© Reuters. FILE PHOTO: Tesla’s new Cybertruck is shown on display at a Tesla store in San Diego, California, U.S., December 9, 2023. REUTERS/Mike Blake/File Photo
By David Shepardson
WASHINGTON (Reuters) -Many electric vehicles lost eligibility for tax credits of up to $7,500 after new battery sourcing rules took effect on Monday, including the Nissan (OTC:) Leaf, Tesla (NASDAQ:) Cybertruck All-Wheel Drive, some Tesla Model 3s and Chevrolet Blazer EV, the U.S. Treasury said.
The Treasury issued guidelines in December detailing new battery sourcing requirements aimed at weaning the U.S. electric vehicle supply chain away from China. They took effect on Monday.
The number of EV models qualifying for U.S. EV tax credits fell from 43 to 19. Those figures include different versions of the same vehicle type. Treasury said some manufacturers have yet to submit information on eligible vehicles, which could lead to changes in the list.
Tesla did not immediately comment Monday but said on its website “Cybertruck is likely to qualify for the federal tax credit later in 2024.”
The new rules allow buyers to claim the tax credit of up to $7,500 at a participating dealership at the point of sale. The tax credit sets limits on vehicle price and buyer income to qualify.
The Volkswagen (ETR:) ID.4, Tesla Model 3 Rear Wheel Drive, BMW (ETR:) X5 xDrive50e, Audi Q5 PHEV 55, Cadillac Lyriq and Ford E-Transit are among the vehicles that fell off the list of vehicles eligible for tax credits.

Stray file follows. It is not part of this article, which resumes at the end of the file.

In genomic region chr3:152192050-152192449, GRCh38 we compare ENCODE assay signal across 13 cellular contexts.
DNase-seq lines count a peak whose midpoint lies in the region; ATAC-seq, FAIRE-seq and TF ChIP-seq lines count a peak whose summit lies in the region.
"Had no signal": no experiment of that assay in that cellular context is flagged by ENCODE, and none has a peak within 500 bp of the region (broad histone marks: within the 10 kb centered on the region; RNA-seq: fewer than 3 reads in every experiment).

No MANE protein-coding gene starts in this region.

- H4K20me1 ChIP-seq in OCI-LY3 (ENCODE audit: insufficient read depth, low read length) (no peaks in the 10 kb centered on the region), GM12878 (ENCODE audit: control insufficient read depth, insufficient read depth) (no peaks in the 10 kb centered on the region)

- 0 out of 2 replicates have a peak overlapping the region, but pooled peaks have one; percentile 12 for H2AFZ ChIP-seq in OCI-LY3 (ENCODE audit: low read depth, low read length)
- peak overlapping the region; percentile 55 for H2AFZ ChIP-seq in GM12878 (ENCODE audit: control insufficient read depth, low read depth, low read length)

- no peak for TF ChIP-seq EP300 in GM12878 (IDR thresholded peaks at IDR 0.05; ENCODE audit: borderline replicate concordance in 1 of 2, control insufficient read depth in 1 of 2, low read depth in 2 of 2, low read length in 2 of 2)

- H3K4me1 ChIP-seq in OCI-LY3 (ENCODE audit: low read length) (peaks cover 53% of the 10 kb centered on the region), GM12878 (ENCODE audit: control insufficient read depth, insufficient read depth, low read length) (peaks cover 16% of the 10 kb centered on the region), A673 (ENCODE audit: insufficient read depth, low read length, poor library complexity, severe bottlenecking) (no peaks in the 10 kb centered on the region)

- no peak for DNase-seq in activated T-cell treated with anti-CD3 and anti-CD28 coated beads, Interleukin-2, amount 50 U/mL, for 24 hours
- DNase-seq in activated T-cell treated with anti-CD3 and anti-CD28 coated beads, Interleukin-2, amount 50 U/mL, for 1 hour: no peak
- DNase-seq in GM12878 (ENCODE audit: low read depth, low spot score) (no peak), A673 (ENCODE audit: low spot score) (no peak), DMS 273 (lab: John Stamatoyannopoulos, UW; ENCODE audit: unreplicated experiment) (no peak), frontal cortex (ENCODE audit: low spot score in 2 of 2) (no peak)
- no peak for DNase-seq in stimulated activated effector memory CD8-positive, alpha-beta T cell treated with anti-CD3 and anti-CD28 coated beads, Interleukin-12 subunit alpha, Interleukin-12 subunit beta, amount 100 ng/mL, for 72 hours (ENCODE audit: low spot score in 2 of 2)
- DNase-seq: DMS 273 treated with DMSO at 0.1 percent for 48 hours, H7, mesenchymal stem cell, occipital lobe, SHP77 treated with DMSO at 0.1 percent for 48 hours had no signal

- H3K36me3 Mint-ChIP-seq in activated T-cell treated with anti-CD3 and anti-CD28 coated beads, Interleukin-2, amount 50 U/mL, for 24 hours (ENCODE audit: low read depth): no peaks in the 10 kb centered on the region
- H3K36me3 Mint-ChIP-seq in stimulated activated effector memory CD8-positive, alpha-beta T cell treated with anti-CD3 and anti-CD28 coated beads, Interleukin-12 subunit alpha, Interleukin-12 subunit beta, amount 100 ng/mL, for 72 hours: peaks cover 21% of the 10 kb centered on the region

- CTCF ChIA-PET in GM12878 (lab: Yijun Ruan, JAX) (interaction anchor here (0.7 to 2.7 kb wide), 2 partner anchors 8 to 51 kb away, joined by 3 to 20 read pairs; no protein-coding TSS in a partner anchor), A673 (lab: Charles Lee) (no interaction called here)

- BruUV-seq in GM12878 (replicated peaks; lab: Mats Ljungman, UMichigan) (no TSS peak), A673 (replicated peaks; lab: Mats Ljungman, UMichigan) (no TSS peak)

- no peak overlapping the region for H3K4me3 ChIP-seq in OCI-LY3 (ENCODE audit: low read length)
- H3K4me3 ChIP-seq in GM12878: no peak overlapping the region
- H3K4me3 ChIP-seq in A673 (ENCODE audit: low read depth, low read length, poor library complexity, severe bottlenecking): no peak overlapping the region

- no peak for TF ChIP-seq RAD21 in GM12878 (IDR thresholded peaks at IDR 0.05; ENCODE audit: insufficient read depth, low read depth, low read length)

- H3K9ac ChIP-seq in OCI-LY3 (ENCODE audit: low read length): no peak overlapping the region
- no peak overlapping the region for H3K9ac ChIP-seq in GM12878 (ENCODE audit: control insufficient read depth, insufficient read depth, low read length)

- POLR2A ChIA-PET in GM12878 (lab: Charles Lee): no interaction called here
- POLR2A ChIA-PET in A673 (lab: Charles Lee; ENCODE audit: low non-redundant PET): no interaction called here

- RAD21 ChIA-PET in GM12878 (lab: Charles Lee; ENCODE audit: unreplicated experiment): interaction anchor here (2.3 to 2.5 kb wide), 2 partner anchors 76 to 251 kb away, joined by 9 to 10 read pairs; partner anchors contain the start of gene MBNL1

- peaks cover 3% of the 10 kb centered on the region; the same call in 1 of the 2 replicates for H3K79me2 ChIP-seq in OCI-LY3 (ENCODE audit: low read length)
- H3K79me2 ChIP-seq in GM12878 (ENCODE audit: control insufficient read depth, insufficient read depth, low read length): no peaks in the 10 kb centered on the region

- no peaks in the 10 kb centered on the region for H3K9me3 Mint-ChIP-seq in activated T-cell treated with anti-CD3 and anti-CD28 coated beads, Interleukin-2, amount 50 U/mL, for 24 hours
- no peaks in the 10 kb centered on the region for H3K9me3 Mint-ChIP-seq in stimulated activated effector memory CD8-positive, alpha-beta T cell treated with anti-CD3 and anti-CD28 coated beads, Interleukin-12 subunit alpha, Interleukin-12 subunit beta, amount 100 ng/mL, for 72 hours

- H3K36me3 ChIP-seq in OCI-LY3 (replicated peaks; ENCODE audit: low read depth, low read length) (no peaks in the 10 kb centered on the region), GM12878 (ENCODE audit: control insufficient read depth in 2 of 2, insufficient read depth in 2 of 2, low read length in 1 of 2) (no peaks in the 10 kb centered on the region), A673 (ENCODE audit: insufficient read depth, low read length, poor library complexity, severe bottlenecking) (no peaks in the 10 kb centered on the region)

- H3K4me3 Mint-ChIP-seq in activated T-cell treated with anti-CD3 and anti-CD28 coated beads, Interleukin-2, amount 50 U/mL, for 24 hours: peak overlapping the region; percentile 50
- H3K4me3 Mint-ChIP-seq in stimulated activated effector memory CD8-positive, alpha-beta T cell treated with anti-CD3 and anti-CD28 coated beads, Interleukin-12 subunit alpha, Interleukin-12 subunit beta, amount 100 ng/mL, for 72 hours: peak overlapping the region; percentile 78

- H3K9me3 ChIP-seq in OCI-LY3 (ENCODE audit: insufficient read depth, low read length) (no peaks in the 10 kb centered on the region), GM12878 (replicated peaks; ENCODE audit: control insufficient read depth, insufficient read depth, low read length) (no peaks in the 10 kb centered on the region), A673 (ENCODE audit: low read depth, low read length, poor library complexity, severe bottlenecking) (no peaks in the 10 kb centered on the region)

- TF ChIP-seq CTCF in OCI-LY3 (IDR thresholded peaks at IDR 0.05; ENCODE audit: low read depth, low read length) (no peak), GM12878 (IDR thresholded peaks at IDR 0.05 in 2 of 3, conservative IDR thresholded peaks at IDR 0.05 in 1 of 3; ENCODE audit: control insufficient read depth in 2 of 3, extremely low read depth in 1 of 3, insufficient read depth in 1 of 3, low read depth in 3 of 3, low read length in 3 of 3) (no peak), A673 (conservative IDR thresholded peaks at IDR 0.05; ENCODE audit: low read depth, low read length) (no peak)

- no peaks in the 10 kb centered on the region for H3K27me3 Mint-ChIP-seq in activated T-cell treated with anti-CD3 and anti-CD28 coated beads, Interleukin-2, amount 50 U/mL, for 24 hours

Volkswagen said on Monday it “is in the process of confirming eligibility for a federal EV tax credit for vehicles” after Jan. 1.
“We are optimistic that MY2023 ID.4s and all MY2024 ID.4s will be eligible under the new rules,” VW added.
BMW did not immediately comment.
Nissan said is working with suppliers in an effort to meet changing requirements “and regain tax credit eligibility for the Nissan Leaf in the future.”
The Treasury said “automakers are adjusting their supply chains to ensure buyers continue to be eligible for the new clean vehicle credit, partnering with allies and bringing jobs and investment back to the United States.”
Ford Motor (NYSE:) said last month its E-Transit would lose the $3,750 tax credit, as would the Mach-E and Lincoln Aviator Grand Touring plug-in hybrid, but its F-150 EV Lighting and the Lincoln Corsair Grand Touring retained credits.
General Motors (NYSE:) noted all of its EVs would temporarily lose eligibility except the Chevrolet Bolt, adding the Lyriq and Blazer EV are losing the credit because of two minor components.
GM expects after a sourcing change the Lyriq and Blazer EV will regain eligibility in early 2024 and said its Chevrolet Equinox EV, Chevrolet Silverado EV, GMC Sierra EV and Cadillac OPTIQ produced “after the sourcing change will be eligible for the full incentive.”
The 2022 Inflation Reduction Act law reformed the EV tax credit, requiring vehicles to be assembled in North America to qualify for any tax credits, eliminating nearly 70% of eligible models at the time.
Tesla disclosed in December its Model 3 Rear-Wheel Drive and Long Range vehicles would lose federal tax credits starting Jan. 1. The Model 3 Performance retains the $7,500 credit.